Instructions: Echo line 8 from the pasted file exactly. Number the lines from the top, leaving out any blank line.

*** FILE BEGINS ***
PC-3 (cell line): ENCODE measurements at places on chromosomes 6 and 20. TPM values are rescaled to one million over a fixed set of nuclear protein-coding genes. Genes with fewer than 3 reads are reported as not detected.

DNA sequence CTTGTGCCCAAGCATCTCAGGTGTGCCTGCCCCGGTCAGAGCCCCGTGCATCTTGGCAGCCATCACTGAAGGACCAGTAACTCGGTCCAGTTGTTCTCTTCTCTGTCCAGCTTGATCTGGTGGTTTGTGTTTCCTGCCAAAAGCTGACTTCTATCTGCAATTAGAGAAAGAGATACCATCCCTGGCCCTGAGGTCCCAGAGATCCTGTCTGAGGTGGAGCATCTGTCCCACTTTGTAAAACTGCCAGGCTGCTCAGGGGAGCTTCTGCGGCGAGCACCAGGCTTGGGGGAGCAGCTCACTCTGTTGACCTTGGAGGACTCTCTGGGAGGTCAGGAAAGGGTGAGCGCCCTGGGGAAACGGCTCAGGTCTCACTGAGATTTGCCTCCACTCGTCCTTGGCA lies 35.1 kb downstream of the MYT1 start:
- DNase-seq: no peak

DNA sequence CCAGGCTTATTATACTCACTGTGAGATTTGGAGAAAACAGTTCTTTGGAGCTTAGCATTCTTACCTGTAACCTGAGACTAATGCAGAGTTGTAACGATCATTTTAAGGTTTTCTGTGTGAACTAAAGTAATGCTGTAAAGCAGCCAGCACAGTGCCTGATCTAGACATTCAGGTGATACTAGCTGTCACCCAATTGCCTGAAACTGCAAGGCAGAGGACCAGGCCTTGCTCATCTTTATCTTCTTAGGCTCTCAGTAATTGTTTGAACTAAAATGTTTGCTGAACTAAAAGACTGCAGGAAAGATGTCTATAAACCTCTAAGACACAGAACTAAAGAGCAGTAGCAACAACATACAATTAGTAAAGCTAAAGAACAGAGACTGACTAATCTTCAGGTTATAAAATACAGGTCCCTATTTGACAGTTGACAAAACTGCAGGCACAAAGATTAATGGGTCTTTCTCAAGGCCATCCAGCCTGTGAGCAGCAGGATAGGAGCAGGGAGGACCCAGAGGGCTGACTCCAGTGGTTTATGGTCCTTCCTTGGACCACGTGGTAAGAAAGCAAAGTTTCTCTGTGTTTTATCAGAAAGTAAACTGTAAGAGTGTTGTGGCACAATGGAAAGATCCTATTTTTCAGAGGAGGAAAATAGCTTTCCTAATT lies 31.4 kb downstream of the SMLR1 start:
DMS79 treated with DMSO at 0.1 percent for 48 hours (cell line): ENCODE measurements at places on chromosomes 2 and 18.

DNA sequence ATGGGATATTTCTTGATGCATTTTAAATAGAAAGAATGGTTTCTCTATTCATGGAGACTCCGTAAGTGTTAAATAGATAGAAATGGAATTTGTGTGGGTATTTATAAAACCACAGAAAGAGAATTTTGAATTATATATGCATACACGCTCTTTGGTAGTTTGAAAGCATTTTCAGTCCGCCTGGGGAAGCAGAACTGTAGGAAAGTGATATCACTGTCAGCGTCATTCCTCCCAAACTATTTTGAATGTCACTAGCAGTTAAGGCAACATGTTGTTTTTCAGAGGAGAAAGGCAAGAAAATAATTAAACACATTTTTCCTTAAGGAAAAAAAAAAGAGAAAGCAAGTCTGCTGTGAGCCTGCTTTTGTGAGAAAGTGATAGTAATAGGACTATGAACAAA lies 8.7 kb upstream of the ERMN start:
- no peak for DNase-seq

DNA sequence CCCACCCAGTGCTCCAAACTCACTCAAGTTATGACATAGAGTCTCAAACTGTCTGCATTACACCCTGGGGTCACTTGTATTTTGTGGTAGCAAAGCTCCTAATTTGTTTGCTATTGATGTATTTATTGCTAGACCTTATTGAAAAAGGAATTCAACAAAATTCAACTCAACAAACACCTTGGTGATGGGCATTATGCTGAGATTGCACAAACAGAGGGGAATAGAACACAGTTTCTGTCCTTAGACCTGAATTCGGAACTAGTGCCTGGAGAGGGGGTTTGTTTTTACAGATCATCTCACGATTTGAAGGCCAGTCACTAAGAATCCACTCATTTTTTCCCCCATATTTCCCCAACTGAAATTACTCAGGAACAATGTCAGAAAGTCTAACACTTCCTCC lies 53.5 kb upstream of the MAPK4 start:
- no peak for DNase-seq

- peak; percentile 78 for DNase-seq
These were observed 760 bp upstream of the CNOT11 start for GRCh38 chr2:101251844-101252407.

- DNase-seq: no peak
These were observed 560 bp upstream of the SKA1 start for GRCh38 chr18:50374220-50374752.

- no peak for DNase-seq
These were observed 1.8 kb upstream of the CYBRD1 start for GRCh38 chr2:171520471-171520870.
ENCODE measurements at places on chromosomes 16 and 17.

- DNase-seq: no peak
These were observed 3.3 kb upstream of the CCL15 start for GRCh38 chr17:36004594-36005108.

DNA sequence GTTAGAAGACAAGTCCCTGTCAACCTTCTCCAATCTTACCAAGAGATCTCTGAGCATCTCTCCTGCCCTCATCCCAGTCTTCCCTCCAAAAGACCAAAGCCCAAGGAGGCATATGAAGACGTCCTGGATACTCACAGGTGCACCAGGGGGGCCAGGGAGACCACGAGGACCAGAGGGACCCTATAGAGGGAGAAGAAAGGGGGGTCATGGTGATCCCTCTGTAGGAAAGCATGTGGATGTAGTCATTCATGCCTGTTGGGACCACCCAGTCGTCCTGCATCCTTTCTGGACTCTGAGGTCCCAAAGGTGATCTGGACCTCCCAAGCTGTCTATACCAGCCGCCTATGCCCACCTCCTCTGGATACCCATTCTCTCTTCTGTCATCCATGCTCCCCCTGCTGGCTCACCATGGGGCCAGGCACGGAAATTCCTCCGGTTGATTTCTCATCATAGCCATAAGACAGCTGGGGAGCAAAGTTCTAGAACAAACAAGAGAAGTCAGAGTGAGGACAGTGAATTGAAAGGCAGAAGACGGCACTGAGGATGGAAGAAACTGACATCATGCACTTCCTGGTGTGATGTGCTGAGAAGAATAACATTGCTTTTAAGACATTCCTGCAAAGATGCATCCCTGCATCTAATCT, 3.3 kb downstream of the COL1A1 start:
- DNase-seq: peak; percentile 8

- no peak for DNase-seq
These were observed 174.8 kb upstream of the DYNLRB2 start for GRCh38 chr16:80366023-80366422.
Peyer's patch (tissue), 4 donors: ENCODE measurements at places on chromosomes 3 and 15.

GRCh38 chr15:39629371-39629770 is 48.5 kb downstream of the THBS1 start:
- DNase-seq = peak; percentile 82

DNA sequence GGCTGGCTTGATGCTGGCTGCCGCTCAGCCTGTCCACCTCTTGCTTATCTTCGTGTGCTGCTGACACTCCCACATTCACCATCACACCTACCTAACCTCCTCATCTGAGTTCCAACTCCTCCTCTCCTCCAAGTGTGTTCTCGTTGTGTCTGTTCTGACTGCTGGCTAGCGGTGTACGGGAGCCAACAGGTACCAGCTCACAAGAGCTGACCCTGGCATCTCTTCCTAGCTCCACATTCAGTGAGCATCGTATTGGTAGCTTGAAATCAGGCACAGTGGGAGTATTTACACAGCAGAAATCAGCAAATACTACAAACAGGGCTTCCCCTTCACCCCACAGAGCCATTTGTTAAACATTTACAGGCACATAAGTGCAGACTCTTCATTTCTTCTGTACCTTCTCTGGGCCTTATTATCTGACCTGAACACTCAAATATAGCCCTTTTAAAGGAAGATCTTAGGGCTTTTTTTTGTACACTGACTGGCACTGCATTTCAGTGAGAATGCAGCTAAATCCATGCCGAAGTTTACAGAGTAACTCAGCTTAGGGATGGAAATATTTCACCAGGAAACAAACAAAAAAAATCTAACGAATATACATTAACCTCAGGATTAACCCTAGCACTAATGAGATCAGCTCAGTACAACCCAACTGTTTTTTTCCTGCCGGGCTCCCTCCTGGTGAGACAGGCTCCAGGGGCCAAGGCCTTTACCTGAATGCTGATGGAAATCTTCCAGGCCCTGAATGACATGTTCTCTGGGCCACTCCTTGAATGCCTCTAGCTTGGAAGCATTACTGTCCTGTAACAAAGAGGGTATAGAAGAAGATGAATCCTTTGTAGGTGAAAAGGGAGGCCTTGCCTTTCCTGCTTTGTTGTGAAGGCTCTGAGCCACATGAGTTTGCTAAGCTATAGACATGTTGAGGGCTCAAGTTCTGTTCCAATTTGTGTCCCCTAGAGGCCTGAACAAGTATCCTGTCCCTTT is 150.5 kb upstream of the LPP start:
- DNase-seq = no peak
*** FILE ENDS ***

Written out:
DNA sequence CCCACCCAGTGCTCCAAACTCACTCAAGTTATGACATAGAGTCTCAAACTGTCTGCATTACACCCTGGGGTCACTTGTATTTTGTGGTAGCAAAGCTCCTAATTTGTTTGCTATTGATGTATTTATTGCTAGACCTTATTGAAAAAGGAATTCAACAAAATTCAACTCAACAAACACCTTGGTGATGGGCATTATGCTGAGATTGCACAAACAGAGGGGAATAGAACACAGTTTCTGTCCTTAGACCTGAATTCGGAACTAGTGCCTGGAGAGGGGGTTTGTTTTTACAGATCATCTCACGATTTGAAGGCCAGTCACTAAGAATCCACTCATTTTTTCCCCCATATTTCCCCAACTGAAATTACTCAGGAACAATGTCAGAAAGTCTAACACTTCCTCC lies 53.5 kb upstream of the MAPK4 start: